,|,[,|,[,|,|,],|,],|,],|,|,[,|,[,|,|,],|,],|,],|,|,[,|,[,|,|,],|,],|,],|,|, </br>
</p> 

And now, the same text as it would be formatted using my custom font:

*** NOTE: The extra space between measures and lines appears to be an artifact of the blog software. It does not appear in a stand-alone webpage. ***

,|,[,|,[,|,|,],|,],|,],|,|,[D|,[,|,|,],|,]A|,],|,|,[D|,[,|,|f],|,],|,],|,|,
,|,[,|,[,|,|,],|,]A|,],|,|,[,|,[,|,|,],|,]A|,],|,|c[,|,[E|,|,],|,],|,],|,|,
,|,[,|,[,|,|,],|,],|,]B|,|,[,|,[,|,|f],|,],|,]B|,|,[D|,[,|,|,],|,],|,],|,|,
,|,[,|,[,|,|f],|,],|,],|,|,[,|,[,|,|f],|,]A|,],|,|c[,|,[,|,|,],|,],|,],|,|,

,|,[,|,[,|,|,]G|,],|,],|,|,[D|,[,|,|,]G|,],|,]B|,|,[,|,[,|,|,],|,],|,],|,|,
,|,[D|,[,|,|,],|,],|,],|,|,[D|,[,|,|f],|,]A|,],|,|,[,|,[,|,|,],|,],|,],|,|,
,|,[,|,[,|,|,]G|,],|,],|,|,[D|,[,|,|,]G|,],|,]B|,|,[,|,[,|,|,],|,],|,],|,|,
,|,[,|,[,|,|,],|,]A|,],|,|,[,|,[E|,|,],|,]A|,],|,|c[,|,[,|,|,],|,],|,],|,|,

,|,[,|,[,|,|,],|,],|,],|,|,[,|,[,|,|,],|,],|,],|,|,[,|,[,|,|,],|,],|,],|,|,

The StaffTonnetz1b Font

I created the custom notehead font using a free online system at fontstruct.com. To display these examples as intended, you will need to download and install my font StaffTonnetz1b.ttf from that site. I’m still exploring ways to embed custom fonts in the page itself–I plan to cover that in an upcoming post.

Note that the actual character size of this font at a given pitch may be different that the character size of other fonts in your document. This seems to be a limitation of FontStruct. I am investigating other font-creations systems for future versions.

Font Download instructions (as of Nov 2012)

  • go to fontstruct.com;
  • click the Everything tab;
  • search for StaffTonnetz1b;
  • click on the StaffNonnetz1b link;
  • click download;
  • for font install instructions, see their Support > FAQ > Technical Questions > How do I install fonts made with FontStuct;

If you are so inclined, you may explore other fonts I have posted to the FontStruct site, or use their system to create your own font to represent an alternative notation.

About DrTechDaddy

Dr Tech Daddy is a retired computer science professor with additional interests in music, robotics, STEM education, model railroading, mathematical physics, congenital heart disease and heart transplant, and Christian theology.
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2 Responses to Music Notation as Text on a Webpage

  1. DrTechDaddy says:

    “If a tree falls in a forest, but no one hears it, did it make a sound?”

    I would define “music” as a structured pattern of sounds.

    We struggle to develop a notation whose graphical patterns are “isomorphic” to the actual sound patterns. Typically this means displacement in one axis proportional to the log of frequency, and displacement in an orthogonal axis proportional to time or perhaps approaching log time.

    But does the composer have to “hear” the sounds before s/he writes the music? Presumably s/he “hears” it in her/his head.
    So if the composer can “imagine” the sound before committing it to instrument or paper,
    couldn’t the “audience” imagine the sound from a score?
    I’ve not yet able to “hear” a piece from notation, but I’m told experienced musicians can.
    But what about those who cannot “hear” at all? Can they experience music?
    Mark Medoff, in “Children of a Lesser God”, [http://en.wikipedia.org/wiki/Children_of_a_Lesser_God], explores this theme in the context of teaching music to the deaf. My brother taught guitar to hearing impaired campers. It seems in both cases, the student perceives “sound” through vibrations sensed by the body by not through the ears, at least not in the normal way.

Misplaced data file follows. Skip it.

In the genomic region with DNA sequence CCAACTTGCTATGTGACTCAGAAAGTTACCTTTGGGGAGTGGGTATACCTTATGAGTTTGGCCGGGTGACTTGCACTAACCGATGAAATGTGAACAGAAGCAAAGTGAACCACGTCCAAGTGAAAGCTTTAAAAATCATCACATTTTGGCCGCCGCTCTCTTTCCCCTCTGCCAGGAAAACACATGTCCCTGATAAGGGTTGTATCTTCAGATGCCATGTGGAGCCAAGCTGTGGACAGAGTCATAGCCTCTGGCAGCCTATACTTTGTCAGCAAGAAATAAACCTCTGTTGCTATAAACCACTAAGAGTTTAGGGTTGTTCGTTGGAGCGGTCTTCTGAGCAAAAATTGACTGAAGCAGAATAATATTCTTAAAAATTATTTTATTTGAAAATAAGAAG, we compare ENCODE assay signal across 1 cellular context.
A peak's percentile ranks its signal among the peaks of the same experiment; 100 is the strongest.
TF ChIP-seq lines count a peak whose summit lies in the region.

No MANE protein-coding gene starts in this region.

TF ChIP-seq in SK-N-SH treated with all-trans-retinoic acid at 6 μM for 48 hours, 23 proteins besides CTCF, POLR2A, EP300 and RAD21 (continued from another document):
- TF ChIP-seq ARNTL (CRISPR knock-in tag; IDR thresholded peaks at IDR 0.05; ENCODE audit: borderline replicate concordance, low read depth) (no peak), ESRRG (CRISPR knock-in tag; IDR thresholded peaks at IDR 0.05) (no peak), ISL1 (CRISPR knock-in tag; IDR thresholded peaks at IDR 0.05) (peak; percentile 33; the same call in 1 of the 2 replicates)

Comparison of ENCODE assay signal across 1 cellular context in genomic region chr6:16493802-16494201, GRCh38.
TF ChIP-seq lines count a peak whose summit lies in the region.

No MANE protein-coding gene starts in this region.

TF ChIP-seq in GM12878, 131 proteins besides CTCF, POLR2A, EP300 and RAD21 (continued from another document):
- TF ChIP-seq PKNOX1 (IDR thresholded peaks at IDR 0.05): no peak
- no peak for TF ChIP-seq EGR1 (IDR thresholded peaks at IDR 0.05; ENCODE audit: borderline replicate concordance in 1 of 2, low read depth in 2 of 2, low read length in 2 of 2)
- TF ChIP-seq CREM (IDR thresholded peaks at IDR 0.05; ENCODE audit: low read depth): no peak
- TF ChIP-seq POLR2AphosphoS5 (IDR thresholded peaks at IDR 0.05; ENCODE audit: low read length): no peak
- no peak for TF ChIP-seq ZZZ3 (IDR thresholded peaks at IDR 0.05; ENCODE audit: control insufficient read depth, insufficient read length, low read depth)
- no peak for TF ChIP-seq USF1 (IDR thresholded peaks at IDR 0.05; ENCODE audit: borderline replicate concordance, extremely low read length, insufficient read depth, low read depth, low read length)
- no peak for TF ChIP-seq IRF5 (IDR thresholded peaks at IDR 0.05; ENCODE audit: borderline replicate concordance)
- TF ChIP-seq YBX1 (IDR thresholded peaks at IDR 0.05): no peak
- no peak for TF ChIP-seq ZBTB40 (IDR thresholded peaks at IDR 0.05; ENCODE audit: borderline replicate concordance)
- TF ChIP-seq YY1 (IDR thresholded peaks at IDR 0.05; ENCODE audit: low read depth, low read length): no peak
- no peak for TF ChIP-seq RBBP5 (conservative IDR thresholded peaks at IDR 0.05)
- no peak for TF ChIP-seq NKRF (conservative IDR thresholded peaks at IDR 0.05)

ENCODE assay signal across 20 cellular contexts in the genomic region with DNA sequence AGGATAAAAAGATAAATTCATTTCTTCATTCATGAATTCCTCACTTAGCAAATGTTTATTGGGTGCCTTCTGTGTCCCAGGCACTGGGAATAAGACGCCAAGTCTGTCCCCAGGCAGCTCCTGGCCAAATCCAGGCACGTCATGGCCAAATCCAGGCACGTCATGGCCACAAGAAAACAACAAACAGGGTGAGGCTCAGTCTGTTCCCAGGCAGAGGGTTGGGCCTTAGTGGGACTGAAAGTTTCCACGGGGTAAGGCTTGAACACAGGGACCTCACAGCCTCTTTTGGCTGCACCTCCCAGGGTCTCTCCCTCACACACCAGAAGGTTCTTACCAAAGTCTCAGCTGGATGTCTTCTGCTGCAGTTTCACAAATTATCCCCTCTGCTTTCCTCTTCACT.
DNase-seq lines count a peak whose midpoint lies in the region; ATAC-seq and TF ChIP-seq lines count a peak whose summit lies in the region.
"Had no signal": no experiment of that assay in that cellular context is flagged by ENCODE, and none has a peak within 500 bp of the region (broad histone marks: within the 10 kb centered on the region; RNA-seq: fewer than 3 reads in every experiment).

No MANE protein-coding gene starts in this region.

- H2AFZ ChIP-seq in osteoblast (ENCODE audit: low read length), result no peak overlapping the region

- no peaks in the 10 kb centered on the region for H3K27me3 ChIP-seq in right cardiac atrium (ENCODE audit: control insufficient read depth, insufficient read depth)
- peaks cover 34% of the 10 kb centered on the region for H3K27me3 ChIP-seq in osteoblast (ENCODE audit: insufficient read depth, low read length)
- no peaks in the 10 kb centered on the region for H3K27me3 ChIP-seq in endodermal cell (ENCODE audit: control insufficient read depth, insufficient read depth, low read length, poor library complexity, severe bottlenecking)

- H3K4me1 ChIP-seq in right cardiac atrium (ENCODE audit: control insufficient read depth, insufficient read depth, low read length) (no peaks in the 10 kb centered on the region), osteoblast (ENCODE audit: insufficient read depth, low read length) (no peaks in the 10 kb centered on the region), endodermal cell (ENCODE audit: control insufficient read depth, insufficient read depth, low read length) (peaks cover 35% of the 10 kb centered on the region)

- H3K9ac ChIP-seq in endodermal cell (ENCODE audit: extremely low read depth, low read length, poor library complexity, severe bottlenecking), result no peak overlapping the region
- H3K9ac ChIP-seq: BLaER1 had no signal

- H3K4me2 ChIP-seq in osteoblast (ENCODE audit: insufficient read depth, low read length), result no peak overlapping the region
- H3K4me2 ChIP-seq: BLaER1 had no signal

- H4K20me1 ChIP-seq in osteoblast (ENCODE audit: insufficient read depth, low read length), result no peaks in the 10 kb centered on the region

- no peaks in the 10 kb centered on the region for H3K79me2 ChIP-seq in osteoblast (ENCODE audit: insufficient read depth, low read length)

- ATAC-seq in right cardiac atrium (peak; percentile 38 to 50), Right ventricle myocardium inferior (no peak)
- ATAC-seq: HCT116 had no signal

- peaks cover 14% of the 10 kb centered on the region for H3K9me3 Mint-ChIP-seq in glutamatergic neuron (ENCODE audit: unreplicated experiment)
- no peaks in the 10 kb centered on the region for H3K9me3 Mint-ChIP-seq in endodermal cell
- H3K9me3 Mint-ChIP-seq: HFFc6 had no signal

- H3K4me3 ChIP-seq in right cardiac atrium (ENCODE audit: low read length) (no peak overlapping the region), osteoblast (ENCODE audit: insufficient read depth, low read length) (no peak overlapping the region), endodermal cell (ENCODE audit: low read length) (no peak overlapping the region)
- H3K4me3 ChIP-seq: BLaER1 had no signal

Your Woolrich quote offers an alternative perspective on notation, one that is probably more representative of jazz.
    The idea is that the “composition” is not so much an exact pattern of notes to be played as a “theme” or “envelope” within which to improvise. In that sense, a “performance” becomes more like a sports contest, where the score is the “playbook”, in which the general goal and pattern is described in detail, but the execution will vary depending on the “moves” of the other players and the judgment of the performer.

    All that notwithstanding, I believe the music comes first, a priori;
    the notation is an imperfect attempt to archive it, whatever “it” is.

  2. Jishnu says:

    Last week, our discussion reoevvld around one of the central questions of our course: what is notation? However, the readings provoked me towards ruminating on another question. Namely, what is music? I wish that we could gather composers engaged in crafting graphic scores and pose them this question in a single room, because I think that their definition of music would be influenced by the manner in which they notate it.In his article, “Sound, Code, and Image,” Walters offers several tantalizing quotes from various composers who have participated in graphic score notation. Howard Skempton believes that graphic scores say much more about how music works than do scores written by Beethoven, for example (30). Indeed, Skempton argues that “a score has a life of its own” (30). What can we say about Skempton’s understanding of music from these words? Composer John Woolrich also offers an interesting statement: “Notation is to do with hints rather than absolute instruction. You are trying to convey the big image” (28). What exactly is “the big image”? And is it significant that he chooses the word “image” rather than “sound”?One of the graces of graphic scores is that they allow for the interpretation and production of the piece they represent to be dependent on the individual making the music. The meaning of music becomes flexible because it depends on how it is created and by whom. As Walters writes, “the visual aesthetic of this work evokes an imagined music in the observer’s mind, an invisible music more ascetic, beautiful, and formally Modern than any earthly ensemble could produce with real instruments” (26-7). In this portrayal of music, music does not have to be something which is physically sounded, but rather felt internally. It can enter the human body through the eyes rather than the ears. If only because it is interesting to ponder about, I am struggling to give a definition to music when it can be “invisible” and soundless, and wonder if anyone else has thoughts about the definition of music to graphic score composers/notators/readers.